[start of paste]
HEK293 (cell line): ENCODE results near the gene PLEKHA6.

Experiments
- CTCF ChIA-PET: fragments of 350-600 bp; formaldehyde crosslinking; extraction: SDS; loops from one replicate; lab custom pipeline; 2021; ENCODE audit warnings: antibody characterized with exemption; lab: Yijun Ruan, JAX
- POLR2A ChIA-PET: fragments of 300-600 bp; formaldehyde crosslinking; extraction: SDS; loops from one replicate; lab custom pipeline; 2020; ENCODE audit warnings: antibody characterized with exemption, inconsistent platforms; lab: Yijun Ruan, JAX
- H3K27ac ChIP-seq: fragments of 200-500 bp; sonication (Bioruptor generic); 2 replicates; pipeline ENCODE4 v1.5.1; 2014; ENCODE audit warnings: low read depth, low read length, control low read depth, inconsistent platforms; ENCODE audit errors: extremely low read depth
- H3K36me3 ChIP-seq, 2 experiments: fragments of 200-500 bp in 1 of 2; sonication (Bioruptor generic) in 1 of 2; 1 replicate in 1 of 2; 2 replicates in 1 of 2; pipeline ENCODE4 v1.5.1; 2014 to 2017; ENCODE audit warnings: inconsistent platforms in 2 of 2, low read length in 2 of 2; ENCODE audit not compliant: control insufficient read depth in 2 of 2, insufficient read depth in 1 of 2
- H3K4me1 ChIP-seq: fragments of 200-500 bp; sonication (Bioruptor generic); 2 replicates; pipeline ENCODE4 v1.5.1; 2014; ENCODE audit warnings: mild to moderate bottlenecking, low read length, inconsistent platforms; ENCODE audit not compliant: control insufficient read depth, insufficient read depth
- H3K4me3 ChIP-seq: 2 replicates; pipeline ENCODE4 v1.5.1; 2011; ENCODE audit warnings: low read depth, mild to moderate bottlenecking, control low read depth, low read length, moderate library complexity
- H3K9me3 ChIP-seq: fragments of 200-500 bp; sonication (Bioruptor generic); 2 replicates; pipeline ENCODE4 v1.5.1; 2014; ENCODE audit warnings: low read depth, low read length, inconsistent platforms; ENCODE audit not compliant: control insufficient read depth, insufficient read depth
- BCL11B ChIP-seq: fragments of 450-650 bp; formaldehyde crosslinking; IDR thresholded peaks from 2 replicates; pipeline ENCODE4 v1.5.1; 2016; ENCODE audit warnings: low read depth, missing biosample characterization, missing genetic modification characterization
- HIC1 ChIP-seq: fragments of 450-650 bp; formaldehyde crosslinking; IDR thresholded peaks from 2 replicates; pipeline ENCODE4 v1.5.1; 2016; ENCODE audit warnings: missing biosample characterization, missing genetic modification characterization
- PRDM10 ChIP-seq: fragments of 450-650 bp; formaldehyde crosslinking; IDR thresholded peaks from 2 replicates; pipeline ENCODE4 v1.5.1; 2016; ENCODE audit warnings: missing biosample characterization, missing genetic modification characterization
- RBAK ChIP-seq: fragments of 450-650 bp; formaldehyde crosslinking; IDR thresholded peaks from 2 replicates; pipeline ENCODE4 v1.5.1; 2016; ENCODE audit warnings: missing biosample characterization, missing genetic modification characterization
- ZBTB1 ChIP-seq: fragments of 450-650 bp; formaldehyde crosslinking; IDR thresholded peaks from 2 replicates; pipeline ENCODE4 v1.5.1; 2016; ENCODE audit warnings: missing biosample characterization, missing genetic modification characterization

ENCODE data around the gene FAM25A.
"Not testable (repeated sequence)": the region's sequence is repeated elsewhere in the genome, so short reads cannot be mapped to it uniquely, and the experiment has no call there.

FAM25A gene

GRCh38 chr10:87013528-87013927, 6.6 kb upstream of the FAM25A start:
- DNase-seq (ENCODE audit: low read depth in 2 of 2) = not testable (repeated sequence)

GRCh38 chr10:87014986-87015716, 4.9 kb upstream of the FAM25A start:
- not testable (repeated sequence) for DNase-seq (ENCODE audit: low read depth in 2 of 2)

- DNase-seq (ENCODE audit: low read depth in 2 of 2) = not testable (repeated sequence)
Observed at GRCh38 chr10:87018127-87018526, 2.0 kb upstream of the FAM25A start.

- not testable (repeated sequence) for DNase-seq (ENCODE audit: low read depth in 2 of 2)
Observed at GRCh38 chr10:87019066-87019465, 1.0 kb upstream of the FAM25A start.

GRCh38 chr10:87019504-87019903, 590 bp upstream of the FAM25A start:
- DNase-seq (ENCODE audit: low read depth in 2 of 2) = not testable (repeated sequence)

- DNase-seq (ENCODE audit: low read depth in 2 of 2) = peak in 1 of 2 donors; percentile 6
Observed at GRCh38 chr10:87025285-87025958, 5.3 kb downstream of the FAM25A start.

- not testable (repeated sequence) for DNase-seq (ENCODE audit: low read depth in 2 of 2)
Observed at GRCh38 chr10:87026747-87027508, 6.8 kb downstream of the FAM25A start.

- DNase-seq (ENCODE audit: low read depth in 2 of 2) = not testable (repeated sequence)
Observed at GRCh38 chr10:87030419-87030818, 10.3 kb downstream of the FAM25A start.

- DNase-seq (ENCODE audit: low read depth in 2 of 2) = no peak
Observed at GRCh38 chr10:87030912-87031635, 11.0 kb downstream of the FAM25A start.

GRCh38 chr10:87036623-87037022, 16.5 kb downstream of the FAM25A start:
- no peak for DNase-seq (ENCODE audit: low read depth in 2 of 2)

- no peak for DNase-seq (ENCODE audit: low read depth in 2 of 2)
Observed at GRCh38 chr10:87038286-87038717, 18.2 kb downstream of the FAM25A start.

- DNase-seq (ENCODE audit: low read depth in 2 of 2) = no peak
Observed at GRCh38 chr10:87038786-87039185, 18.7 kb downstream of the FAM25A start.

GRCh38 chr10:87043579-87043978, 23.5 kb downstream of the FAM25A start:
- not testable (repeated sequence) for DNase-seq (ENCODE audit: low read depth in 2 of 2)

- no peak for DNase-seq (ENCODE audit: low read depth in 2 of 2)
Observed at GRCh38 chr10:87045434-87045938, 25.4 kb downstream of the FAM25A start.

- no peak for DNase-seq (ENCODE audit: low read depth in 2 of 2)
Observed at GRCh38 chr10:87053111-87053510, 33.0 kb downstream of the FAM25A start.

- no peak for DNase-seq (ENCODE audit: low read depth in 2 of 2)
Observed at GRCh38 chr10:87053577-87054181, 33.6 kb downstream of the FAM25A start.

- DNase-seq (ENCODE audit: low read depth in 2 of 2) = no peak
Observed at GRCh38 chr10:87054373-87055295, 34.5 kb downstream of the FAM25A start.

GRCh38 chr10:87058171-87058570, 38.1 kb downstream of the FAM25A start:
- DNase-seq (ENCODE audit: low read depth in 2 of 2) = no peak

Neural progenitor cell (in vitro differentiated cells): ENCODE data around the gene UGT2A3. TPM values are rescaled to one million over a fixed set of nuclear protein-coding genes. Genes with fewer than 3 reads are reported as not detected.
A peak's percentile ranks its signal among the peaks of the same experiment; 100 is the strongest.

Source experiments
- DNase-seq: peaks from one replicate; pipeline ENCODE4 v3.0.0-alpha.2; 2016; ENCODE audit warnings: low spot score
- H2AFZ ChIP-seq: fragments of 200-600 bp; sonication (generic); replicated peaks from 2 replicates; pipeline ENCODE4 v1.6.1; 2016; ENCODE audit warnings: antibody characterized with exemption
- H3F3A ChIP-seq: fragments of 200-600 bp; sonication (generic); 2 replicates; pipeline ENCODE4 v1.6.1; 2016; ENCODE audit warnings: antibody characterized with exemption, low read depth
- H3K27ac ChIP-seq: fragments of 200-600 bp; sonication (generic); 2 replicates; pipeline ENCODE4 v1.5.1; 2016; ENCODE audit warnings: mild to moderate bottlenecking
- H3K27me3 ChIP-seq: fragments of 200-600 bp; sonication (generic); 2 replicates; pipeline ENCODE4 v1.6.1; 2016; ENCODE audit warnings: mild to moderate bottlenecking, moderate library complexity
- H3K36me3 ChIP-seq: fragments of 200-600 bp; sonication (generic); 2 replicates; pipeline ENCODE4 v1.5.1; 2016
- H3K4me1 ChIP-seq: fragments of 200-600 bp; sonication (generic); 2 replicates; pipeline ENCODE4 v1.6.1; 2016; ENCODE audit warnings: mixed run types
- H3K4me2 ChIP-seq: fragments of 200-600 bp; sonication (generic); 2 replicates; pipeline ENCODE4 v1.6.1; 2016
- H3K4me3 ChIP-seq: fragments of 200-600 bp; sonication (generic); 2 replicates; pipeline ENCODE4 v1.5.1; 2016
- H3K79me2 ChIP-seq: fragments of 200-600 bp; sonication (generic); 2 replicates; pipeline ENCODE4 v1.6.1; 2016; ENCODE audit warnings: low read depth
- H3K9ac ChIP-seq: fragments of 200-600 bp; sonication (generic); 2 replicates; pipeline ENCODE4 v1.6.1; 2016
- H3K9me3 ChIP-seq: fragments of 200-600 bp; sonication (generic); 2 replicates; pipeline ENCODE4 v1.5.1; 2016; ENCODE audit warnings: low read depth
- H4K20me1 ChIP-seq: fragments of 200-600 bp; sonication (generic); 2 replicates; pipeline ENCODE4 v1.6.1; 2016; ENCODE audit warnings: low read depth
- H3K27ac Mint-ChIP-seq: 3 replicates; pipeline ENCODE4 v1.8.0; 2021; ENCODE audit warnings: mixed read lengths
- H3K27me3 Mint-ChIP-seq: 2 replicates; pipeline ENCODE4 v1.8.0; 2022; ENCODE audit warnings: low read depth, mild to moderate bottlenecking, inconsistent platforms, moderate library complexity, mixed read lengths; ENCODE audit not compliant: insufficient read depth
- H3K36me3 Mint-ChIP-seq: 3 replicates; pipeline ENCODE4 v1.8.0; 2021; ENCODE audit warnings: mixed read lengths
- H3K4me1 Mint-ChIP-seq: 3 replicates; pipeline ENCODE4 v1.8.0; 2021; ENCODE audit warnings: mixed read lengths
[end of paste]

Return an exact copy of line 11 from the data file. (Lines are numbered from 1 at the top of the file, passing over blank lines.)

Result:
- HIC1 ChIP-seq: fragments of 450-650 bp; formaldehyde crosslinking; IDR thresholded peaks from 2 replicates; pipeline ENCODE4 v1.5.1; 2016; ENCODE audit warnings: missing biosample characterization, missing genetic modification characterization